What Should You Include in Your Pitch Deck?
Now let’s take a look at what you should include in your deck and why. First, remember that your pitch deck is a visual summary of your business. So it needs to address every aspect of your business that you might include in a business plan.
There are many opinions on exactly what 10-14 slides should be included in a pitch deck, and in what sequence. For the sake of argument we’ll use the slide titles and sequence (flow) I use in a sample pitch deck I have created for my pitch deck coaching business. I'll use screenshots from the current version of this deck to illustrate some of the information you should consider including on each slide of your deck.
Before we get into details, here's the outline:
- Cover: Announce your big idea. The one thing you do better than anyone else. You have 10 seconds to engage your audience.
- Summary: Summarize the highlights of your business/investment opportunity as a teaser.
- Problem: The problem you solve, who you solve it for, and the reasons why your target customer/users are frustrated with current solutions.
- Solution: How you solve the problem and the benefits of your solution.
- Product: Your product and how it works in three simple steps.
- Business Model: How you make money.
- Market Opportunity: How much money you could make if you dominate your target market.
- Competition: Your competitors and why your product is better than theirs.
- Growth: How you will acquire and retain customers, profitably, at scale, and keep your product competitive.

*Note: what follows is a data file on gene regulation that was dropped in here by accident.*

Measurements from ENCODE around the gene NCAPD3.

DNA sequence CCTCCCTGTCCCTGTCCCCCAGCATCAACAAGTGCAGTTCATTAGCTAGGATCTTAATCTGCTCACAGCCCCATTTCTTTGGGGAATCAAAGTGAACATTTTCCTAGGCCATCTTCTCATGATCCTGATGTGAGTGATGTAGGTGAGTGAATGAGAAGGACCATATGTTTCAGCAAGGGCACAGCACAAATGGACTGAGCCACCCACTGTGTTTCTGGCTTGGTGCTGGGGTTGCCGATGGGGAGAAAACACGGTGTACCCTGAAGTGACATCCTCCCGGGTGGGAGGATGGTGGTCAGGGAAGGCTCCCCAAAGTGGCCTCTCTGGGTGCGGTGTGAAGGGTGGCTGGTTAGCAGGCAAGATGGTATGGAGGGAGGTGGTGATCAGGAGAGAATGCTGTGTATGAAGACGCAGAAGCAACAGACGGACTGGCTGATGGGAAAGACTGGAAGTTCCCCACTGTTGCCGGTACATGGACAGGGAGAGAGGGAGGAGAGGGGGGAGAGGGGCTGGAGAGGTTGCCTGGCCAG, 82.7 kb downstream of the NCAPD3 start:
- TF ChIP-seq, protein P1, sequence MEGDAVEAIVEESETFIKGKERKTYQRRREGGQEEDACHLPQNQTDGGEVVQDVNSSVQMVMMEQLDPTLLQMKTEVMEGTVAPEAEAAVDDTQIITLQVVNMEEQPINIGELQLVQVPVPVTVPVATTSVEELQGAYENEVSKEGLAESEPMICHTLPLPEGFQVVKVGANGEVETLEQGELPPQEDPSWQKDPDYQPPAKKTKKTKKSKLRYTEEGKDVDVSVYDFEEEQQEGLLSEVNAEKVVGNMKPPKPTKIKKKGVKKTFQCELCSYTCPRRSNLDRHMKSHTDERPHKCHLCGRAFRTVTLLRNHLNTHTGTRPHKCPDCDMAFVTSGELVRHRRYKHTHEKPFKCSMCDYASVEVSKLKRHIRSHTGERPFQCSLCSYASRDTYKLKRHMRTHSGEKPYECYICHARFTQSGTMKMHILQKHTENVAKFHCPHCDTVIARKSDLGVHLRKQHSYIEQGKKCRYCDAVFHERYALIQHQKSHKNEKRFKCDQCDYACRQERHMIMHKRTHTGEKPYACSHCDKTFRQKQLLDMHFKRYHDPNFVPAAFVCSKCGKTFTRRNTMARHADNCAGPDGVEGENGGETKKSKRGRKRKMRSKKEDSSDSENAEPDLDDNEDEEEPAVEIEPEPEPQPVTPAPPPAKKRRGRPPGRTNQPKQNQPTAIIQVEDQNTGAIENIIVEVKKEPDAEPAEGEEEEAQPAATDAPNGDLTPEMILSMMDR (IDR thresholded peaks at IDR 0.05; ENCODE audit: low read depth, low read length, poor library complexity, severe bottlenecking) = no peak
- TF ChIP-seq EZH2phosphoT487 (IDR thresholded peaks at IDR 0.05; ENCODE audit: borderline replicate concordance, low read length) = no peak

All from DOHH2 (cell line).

- Traction: Tangible proof that your customers love your product and are happy to pay for it.
- Financials: Your current best guess of how much money you will make in the next 3-5 years.
- Team: The team that has the experience and expertise to transform your opportunity into a large, profitable business.
- Funding: How much money you need and what you will do with it.
- Summary: Summarize the highlights of your business/investment opportunity as a closer.
- Appendix: Not mandatory, but feel free to include a few slides with positive press mentions, happy customer quotes, a summary of your technology stack, your detailed financial model, etc.
Okay, so that's the pitch deck outline. Now let's take a look at each individual slide and highlight some of the important things you should include. (Note that you can find these slides on Slideshare if you want to see the entire deck without my notes.)
How Much Content Do You Need on Each Slide?
Note that you'll need two version of your pitch deck. The "read me" version and the "listen to me" version. Many investors will want to see your deck before they agree to meet you. This means your "read me" version needs more detail so it can stand alone. Your "listen to me" version is the one you use when you can present in person. You need fewer details on your slides because you replace them with speaking points. This ensures that investors spend more time listening to you and less time reading your slides. Think Steve Jobs, the Zen master of the "listen to me" pitch.
You can find some great examples of founders giving their "listen to me" pitches on the various incubator websites such as Techstars. Just remember that these decks are their "listen to me" versions. In case it's not obvious, you should start with your "read me" version and then edit out the detail as required to create your "listen to me" version.
Use this slide to introduce your big idea. Your goal is to grab the investor's attention in the first 10 seconds so you have their attention for the next 20 minutes. Describe what you do in a simple declarative statement. Eg: “Mint is a quick and easy way to track your spending online.” Or use a well-known company as a comparison. Eg: DogVacay is “AirBnB for dogs.”
Include a statement of the primary benefit for your primary customer/user if you like. And add a simple image if it reinforces your big idea without distraction.